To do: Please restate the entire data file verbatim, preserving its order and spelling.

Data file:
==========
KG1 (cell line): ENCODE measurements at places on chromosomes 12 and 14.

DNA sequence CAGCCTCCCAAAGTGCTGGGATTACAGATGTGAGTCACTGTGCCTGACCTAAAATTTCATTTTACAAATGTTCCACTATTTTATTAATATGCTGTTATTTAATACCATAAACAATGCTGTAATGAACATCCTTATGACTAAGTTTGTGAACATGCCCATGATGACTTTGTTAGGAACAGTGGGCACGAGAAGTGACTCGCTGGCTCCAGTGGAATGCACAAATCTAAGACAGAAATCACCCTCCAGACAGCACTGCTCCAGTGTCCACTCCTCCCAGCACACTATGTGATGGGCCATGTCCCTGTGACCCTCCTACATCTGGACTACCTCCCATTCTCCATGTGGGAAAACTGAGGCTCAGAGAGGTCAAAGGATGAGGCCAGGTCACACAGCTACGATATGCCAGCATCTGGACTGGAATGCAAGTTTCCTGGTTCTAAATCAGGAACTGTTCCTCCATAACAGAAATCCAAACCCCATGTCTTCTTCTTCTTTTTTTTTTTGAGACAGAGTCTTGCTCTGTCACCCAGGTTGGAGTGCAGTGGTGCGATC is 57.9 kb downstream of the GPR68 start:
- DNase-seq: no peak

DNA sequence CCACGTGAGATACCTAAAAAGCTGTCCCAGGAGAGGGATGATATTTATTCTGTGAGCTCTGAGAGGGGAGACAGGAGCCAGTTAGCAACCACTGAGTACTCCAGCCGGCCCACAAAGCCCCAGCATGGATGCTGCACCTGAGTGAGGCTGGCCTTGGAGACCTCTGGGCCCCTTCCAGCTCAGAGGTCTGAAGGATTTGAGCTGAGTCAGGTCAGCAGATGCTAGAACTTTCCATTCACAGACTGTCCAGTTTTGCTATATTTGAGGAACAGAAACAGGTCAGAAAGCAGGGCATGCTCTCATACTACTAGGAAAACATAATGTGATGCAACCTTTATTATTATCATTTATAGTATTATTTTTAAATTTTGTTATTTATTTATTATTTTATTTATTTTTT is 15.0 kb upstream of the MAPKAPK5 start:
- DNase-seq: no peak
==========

KG1 (cell line): ENCODE measurements at places on chromosomes 12 and 14.

DNA sequence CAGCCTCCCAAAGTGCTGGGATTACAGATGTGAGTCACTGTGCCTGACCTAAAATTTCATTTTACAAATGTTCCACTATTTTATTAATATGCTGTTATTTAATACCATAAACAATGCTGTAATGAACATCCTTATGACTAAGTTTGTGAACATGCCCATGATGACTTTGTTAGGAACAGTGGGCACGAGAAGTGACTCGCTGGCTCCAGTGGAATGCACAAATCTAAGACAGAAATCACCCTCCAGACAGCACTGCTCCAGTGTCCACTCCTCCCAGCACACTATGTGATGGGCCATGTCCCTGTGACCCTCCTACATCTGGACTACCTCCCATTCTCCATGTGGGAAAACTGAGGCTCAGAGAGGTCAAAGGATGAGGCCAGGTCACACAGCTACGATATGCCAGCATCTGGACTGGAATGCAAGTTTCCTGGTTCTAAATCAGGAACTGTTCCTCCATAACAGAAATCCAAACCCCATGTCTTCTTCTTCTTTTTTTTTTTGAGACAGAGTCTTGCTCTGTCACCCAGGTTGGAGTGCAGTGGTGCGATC is 57.9 kb downstream of the GPR68 start:
- DNase-seq: no peak

DNA sequence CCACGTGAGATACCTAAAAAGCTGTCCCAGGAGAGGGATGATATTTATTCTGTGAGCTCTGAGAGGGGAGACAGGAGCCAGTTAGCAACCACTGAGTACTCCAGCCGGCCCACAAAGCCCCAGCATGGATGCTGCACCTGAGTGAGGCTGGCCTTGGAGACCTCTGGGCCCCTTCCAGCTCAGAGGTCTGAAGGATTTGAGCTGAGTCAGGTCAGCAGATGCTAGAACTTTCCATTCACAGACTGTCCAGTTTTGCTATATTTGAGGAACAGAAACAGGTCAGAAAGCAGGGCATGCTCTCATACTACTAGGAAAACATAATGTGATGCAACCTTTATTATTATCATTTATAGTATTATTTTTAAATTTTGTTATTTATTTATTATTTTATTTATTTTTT is 15.0 kb upstream of the MAPKAPK5 start:
- DNase-seq: no peak